Given the role of LED lights in helping lower electricity use, reversing the energy-efficient lightbulb requirements set to go into effect in January makes zero sense. These standards would have gradually phased out incandescent and halogen bulbs (including the everyday pear-shaped bulbs and those used for bathroom vanities, recessed lighting and candle-shape lights). These all would have been replaced with energy-efficient, LED versions.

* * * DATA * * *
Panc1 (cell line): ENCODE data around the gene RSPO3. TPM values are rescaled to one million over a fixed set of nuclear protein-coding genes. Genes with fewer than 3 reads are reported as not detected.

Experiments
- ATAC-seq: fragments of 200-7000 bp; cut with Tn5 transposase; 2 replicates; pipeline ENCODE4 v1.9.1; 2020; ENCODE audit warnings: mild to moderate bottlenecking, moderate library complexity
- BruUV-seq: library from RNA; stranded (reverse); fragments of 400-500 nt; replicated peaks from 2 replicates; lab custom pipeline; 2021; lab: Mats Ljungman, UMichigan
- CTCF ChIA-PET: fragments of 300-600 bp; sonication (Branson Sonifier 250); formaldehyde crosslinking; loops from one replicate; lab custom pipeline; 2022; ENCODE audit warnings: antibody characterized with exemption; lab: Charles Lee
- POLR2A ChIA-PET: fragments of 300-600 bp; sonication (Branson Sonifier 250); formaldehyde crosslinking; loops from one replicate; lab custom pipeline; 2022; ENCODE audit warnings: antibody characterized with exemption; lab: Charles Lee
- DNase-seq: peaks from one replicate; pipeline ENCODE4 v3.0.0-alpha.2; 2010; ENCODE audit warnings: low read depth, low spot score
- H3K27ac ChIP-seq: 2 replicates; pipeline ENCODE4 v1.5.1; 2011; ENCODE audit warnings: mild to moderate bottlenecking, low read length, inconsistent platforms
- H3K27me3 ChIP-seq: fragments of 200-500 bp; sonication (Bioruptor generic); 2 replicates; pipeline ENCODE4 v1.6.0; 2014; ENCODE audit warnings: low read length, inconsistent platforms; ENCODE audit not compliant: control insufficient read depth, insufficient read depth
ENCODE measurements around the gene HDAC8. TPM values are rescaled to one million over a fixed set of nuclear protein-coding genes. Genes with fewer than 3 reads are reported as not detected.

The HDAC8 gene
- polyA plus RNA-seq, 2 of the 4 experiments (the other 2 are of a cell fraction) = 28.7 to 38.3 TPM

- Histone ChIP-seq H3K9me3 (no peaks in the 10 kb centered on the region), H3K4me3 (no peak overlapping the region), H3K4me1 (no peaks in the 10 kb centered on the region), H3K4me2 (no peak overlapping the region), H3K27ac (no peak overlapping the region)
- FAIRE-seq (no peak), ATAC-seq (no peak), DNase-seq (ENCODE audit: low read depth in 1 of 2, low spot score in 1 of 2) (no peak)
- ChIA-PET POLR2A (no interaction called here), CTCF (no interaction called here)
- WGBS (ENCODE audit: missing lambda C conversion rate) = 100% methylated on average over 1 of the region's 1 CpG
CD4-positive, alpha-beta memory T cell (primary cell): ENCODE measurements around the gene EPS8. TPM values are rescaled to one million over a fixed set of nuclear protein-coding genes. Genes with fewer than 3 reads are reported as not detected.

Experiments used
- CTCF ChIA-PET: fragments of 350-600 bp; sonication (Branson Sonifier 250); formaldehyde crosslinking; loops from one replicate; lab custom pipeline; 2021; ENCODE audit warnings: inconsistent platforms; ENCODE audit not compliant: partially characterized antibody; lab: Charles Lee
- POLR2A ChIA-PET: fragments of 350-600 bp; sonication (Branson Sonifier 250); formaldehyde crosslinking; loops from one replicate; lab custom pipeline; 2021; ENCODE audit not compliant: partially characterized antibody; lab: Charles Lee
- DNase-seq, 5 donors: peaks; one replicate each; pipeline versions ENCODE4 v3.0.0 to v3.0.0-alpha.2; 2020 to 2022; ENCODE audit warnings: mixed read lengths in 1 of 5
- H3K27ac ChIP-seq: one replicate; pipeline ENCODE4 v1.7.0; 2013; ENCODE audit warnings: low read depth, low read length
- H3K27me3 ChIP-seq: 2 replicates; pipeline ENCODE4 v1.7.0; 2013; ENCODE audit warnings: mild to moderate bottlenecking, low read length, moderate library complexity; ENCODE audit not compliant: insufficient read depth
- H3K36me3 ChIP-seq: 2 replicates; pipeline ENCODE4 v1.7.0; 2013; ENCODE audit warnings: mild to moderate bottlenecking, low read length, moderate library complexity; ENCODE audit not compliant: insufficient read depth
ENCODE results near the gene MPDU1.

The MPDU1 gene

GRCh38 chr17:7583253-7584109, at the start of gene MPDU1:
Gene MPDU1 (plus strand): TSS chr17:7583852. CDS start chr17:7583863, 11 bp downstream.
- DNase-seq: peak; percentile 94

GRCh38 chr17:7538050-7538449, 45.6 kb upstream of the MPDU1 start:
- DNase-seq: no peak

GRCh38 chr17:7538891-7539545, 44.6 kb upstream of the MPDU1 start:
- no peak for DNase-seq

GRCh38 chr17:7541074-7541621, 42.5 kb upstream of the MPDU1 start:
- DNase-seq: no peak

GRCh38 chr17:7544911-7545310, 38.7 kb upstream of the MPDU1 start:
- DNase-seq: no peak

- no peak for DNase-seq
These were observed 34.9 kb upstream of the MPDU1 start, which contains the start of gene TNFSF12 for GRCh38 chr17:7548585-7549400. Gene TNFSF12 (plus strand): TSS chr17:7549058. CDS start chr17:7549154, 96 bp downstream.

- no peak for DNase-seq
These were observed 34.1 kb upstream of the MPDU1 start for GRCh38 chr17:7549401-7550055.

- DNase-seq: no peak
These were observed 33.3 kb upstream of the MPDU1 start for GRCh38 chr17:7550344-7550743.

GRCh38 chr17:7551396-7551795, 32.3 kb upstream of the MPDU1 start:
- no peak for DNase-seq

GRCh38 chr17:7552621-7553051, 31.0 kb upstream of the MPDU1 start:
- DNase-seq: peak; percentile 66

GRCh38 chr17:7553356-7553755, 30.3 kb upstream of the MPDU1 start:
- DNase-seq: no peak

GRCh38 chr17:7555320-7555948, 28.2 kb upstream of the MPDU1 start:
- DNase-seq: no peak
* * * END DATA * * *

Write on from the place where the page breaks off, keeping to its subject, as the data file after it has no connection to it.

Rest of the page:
Between 1950 and 2010, average residential electricity consumption increased 10-fold. But after that, in a shift that captured the attention of economists, government agencies and others who monitor the energy market, consumption began to decline. ... The downward trend began soon after the 2008 financial crisis took hold. At the time, a reduction in electricity consumption wasn’t surprising: Whenever money is tight, consumers cut back. But in a historical departure, after the economy rebounded, the decline in electricity use persisted.